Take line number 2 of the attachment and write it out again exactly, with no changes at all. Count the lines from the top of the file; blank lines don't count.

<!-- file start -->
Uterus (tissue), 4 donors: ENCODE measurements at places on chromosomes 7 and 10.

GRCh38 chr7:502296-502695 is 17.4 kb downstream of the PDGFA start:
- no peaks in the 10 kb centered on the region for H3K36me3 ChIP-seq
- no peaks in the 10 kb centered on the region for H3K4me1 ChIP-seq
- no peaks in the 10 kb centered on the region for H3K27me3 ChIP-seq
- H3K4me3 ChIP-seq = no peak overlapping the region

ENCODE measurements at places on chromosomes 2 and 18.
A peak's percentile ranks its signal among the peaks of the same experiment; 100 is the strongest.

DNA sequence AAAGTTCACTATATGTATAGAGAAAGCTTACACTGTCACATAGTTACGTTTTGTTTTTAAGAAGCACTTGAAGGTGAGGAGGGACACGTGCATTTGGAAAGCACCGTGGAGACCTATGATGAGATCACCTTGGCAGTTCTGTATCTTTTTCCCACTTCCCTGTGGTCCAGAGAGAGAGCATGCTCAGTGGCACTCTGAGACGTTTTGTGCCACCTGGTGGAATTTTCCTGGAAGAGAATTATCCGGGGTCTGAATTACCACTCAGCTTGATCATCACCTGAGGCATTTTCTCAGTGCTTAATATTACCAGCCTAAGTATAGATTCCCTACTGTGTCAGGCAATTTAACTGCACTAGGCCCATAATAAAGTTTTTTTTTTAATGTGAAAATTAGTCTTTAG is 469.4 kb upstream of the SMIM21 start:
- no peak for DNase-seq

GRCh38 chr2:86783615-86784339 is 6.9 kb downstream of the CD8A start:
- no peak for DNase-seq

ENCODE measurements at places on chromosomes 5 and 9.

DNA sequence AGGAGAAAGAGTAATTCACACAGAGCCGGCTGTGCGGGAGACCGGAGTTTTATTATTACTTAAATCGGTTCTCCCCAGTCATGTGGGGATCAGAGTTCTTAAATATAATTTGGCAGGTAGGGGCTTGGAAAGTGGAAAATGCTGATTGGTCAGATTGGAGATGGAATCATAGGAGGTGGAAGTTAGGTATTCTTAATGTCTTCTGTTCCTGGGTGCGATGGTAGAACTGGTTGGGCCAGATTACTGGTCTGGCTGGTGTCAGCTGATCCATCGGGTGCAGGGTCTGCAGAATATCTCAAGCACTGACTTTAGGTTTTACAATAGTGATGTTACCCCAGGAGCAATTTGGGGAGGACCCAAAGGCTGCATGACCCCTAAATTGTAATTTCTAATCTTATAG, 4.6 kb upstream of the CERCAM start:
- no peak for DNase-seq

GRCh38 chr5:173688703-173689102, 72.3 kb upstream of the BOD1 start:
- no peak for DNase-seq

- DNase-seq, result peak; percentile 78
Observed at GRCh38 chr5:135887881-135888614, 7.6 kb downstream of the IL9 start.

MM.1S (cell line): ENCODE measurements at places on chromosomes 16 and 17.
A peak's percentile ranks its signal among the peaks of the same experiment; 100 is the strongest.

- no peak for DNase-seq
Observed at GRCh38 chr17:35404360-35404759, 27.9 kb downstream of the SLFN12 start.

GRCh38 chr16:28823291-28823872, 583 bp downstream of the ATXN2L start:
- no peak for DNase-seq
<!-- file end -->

GRCh38 chr7:502296-502695 is 17.4 kb downstream of the PDGFA start: